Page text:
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QUIKSCATQuick Scatterometer (NASA)
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Employing algorithms and sensory data from the QuikSCAT satellite, positioned approximately 500 miles above Earth, Forde is able to view wind patterns and conditions on the ocean's surface, detecting environments favorable for hurricane development.
Its development approach leverages space station capabilities and a combination of new industrial-grade hardware and older inherited hardware used to develop and test QuikScat.
ISS-RapidScat will help fill the data gap created when QuikScat, which was designed to last two years but operated for 10, stopped collecting ocean wind data in late 2009.
and the agency's station program proposed adapting leftover QuikScat hardware in combination with new hardware for use on the space station.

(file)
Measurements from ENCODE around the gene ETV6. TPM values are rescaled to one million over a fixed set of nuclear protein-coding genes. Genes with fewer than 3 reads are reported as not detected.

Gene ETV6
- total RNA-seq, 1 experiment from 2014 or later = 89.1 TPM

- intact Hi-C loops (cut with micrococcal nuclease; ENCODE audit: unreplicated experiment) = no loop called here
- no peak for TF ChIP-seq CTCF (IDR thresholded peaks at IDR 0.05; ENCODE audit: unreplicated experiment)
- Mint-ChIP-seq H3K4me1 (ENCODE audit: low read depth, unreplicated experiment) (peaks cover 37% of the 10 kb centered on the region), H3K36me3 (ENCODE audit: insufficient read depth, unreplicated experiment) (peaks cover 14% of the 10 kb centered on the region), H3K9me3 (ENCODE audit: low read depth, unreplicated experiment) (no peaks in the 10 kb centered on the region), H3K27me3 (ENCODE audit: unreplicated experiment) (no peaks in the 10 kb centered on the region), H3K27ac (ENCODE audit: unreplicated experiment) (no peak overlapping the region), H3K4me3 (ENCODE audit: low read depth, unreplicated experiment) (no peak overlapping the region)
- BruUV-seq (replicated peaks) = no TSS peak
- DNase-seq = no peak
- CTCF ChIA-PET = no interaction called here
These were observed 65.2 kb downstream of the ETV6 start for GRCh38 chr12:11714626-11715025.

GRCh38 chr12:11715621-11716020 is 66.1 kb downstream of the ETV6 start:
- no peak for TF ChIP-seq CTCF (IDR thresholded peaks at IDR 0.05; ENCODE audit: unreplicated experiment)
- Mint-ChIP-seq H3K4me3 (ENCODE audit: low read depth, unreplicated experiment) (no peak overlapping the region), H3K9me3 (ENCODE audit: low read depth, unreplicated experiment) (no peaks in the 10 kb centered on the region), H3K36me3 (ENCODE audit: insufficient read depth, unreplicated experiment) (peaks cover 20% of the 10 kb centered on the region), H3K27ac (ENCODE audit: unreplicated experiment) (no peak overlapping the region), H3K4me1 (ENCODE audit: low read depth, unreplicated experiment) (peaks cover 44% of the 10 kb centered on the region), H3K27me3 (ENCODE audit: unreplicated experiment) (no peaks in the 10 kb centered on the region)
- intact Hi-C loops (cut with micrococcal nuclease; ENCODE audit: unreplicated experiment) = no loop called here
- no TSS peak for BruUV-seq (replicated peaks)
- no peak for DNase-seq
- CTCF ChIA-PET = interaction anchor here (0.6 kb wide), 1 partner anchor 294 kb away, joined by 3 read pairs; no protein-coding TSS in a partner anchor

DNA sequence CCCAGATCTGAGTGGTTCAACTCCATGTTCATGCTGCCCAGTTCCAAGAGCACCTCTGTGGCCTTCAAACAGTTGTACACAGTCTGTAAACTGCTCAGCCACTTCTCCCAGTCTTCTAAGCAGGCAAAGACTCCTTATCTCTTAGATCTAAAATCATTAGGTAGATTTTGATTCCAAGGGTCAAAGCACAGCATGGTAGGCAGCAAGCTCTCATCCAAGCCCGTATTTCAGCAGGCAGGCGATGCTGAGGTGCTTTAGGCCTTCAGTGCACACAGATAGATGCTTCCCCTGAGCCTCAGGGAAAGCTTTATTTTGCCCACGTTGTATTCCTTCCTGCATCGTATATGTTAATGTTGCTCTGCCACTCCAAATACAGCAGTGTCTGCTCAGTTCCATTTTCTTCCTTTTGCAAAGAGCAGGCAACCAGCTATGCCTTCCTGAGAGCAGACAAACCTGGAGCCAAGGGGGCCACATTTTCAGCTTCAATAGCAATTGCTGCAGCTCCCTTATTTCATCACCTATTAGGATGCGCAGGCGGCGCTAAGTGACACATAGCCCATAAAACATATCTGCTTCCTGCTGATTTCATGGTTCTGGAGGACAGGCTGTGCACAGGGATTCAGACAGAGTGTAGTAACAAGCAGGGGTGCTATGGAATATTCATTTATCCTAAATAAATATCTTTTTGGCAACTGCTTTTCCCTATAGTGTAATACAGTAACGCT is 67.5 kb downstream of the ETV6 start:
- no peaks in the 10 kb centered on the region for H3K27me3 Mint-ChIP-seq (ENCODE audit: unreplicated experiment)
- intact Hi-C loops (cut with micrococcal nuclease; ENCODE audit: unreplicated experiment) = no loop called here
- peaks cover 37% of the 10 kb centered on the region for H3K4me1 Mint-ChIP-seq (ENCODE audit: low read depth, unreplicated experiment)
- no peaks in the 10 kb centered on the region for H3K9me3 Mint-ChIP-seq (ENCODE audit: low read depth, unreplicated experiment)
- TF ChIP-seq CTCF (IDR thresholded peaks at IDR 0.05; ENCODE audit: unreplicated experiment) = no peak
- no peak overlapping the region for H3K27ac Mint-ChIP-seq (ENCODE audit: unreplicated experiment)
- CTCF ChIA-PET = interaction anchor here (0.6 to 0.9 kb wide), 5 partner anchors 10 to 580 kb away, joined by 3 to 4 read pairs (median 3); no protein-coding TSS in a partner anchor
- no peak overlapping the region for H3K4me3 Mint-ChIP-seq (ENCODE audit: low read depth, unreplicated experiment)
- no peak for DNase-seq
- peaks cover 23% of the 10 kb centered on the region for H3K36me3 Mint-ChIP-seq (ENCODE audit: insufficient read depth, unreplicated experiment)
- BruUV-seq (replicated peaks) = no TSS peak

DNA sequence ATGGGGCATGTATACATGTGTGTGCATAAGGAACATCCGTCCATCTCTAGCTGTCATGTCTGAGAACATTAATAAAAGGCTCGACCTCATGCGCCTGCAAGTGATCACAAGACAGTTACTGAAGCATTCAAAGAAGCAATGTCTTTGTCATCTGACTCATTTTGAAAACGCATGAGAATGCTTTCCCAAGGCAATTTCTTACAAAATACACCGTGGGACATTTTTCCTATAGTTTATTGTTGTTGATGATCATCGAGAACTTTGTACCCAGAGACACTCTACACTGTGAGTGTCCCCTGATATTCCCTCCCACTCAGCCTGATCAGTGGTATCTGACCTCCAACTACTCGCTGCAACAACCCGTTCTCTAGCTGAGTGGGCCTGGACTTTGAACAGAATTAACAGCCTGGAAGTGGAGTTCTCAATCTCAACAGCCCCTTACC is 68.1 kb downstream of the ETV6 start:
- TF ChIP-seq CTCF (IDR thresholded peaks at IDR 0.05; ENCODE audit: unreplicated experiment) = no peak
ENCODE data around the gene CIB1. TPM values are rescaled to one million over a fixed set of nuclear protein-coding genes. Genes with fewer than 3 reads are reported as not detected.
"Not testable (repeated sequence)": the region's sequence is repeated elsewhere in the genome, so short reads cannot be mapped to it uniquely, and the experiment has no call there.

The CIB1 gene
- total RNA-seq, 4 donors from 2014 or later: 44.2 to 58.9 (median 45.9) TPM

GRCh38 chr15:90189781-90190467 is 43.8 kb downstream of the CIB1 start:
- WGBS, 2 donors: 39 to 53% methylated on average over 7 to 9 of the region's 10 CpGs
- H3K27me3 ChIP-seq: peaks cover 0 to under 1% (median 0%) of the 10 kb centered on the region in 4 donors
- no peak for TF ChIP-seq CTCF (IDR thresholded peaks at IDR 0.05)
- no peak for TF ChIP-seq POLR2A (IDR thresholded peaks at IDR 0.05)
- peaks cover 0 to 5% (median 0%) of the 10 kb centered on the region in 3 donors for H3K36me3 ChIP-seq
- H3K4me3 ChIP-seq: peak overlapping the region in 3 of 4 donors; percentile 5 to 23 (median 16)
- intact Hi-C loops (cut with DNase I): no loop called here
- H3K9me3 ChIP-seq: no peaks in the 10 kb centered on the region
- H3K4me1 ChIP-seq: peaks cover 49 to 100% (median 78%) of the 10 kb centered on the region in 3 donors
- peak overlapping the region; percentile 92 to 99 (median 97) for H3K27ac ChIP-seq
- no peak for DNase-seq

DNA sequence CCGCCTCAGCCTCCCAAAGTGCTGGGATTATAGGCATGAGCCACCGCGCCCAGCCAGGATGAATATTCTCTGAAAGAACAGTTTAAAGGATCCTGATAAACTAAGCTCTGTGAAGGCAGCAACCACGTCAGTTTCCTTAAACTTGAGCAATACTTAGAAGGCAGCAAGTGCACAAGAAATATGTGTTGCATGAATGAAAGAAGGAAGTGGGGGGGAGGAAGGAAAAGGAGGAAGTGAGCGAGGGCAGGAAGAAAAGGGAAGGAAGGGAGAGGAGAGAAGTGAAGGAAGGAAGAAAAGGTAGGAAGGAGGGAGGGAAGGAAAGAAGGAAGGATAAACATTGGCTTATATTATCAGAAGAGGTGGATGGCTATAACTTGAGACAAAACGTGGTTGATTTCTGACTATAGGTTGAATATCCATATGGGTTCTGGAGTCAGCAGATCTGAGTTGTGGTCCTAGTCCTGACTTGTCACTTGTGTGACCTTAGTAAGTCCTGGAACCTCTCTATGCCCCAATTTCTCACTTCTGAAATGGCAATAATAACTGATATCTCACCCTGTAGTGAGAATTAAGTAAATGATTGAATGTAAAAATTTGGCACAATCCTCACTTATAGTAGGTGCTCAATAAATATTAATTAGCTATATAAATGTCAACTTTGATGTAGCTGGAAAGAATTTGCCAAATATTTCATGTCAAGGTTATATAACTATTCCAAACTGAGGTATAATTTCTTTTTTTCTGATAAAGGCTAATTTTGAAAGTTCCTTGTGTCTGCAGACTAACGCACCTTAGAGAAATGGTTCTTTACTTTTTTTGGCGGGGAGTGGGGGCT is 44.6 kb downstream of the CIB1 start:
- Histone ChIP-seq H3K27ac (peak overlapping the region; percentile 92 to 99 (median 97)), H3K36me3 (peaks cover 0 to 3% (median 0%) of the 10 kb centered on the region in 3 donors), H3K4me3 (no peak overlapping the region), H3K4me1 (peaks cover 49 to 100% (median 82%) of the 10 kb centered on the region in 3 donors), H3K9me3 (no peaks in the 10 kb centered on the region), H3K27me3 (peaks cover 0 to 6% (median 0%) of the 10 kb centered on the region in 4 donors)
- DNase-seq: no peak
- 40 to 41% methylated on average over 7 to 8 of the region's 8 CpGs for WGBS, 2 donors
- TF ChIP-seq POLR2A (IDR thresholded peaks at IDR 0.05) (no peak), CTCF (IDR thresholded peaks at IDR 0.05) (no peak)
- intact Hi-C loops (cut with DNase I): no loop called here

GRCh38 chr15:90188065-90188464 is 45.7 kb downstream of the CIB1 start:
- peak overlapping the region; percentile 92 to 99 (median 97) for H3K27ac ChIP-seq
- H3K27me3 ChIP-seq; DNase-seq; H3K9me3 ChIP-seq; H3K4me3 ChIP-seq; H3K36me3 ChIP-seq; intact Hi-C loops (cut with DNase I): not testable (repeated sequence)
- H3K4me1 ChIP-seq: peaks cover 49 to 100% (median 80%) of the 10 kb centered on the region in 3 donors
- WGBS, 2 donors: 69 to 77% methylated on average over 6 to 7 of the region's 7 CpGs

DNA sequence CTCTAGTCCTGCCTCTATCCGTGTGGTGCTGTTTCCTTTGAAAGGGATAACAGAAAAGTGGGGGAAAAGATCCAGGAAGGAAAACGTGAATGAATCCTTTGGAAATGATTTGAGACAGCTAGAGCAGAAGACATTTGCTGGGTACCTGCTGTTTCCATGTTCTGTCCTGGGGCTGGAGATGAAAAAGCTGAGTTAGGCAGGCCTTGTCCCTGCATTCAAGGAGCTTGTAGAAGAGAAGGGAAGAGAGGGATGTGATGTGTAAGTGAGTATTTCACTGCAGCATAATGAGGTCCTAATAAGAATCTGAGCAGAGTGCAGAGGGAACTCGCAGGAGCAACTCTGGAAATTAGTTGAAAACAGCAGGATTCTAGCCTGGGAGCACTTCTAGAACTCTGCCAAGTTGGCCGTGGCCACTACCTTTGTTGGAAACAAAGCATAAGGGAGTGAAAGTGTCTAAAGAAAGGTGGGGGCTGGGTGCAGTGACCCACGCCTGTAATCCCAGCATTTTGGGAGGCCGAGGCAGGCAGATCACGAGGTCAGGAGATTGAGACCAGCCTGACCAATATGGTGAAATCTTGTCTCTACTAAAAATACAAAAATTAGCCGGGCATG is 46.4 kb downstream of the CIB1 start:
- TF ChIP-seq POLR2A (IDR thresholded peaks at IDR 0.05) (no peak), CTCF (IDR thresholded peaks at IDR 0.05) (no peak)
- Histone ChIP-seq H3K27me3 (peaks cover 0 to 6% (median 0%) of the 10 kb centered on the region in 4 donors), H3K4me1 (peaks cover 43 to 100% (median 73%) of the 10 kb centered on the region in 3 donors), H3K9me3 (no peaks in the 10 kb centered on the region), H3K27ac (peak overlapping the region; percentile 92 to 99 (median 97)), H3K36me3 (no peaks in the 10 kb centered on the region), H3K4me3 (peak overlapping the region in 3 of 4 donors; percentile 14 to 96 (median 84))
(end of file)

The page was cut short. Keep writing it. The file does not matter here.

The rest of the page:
QuikSCAT, short for Quick Scatterometer, was built in a record-breaking 12 months at Ball Aerospace & Technologies Corp.
QuikSCAT orbits the Earth 14 times per day, providing coverage of 90 percent of the planet's surface.
QuikSCAT data has improved the warning time for tropical cyclone development in the Atlantic and Eastern Pacific hurricane basins.
For more information about QuikSCAT, visit: http://winds.
The BCP 2000 has successfully flown on high-profile programs including QuickBird, QuikSCAT and ICESat.
Data from NASA's QuikScat satellite was one source of wind observations used by NOAA's Hurricane Research Division to analyze the wind field of the storm and to track its path.
Ball Aerospace also led the instrument integrations on both the QuikSCAT and ICESat earth science spacecraft.
Successful builds on the already launched QuikSCAT and ICESat make this a good fit for us.